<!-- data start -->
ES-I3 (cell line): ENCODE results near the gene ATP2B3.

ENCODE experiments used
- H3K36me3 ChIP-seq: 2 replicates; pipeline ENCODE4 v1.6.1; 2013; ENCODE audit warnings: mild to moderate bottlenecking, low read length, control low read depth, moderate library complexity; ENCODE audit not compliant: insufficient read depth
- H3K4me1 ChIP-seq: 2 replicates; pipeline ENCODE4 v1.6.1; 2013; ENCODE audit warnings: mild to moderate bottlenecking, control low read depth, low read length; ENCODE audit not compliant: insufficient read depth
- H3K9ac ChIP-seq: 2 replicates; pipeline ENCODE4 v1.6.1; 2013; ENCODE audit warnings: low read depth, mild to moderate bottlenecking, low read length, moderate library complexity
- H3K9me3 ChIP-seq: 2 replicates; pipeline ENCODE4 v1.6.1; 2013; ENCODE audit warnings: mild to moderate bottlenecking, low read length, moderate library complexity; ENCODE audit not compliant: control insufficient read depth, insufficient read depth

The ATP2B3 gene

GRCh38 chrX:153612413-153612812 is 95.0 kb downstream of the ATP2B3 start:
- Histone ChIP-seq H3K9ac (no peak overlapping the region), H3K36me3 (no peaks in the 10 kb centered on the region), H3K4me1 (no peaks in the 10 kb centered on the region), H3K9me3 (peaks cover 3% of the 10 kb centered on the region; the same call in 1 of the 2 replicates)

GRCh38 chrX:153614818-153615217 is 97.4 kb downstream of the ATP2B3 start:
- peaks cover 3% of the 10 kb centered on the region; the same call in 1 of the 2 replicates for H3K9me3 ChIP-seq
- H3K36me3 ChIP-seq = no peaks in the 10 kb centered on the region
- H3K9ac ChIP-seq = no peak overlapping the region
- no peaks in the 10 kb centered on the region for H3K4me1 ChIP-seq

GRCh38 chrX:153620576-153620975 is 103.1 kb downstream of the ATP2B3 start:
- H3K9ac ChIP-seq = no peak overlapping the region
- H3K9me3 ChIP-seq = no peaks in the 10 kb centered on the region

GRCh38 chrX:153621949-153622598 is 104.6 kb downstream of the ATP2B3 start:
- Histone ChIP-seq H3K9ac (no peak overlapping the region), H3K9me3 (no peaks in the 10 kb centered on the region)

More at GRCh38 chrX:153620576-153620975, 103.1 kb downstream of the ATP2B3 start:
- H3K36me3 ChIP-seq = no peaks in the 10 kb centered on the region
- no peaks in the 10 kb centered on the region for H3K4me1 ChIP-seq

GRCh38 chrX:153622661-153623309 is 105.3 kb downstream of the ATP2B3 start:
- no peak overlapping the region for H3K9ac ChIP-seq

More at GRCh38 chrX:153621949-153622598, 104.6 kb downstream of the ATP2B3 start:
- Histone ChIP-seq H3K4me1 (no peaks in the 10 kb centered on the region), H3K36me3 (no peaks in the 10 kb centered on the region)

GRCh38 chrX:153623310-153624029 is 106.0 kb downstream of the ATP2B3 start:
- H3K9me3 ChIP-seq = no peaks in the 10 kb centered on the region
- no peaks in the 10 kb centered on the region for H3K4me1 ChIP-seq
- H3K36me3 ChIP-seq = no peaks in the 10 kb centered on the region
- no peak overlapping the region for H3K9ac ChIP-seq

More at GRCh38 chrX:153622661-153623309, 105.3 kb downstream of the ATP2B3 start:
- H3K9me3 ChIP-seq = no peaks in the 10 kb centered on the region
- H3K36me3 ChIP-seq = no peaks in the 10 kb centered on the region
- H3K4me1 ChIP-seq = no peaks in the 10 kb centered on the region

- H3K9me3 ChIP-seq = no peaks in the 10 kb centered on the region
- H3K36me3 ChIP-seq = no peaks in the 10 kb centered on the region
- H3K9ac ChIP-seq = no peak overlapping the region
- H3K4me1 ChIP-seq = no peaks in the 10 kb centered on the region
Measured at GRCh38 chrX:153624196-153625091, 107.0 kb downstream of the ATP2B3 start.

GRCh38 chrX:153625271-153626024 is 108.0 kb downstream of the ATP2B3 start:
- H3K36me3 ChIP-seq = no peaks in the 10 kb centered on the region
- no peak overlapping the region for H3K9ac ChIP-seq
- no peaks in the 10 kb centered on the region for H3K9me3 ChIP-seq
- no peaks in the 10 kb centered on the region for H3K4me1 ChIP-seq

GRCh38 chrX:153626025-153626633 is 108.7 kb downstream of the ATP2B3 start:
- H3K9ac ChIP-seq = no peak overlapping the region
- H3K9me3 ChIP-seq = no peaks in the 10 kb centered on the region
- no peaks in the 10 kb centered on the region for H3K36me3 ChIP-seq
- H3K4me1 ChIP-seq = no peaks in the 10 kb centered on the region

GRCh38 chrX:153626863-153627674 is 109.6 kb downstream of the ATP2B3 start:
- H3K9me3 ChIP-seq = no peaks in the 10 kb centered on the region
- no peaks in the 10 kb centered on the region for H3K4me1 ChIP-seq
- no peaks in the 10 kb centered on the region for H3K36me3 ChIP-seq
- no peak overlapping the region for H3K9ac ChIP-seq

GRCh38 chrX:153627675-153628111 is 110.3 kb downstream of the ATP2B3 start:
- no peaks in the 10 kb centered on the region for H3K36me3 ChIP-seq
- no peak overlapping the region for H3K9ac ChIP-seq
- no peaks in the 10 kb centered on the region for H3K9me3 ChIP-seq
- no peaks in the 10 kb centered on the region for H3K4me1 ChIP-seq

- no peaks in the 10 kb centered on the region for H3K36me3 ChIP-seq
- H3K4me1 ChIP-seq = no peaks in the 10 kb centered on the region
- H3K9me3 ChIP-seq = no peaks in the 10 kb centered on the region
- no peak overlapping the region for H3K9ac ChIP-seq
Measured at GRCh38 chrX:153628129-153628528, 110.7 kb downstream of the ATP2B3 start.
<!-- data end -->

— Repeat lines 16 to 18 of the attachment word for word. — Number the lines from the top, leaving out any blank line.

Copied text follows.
- H3K9ac ChIP-seq = no peak overlapping the region
- H3K9me3 ChIP-seq = no peaks in the 10 kb centered on the region

GRCh38 chrX:153621949-153622598 is 104.6 kb downstream of the ATP2B3 start: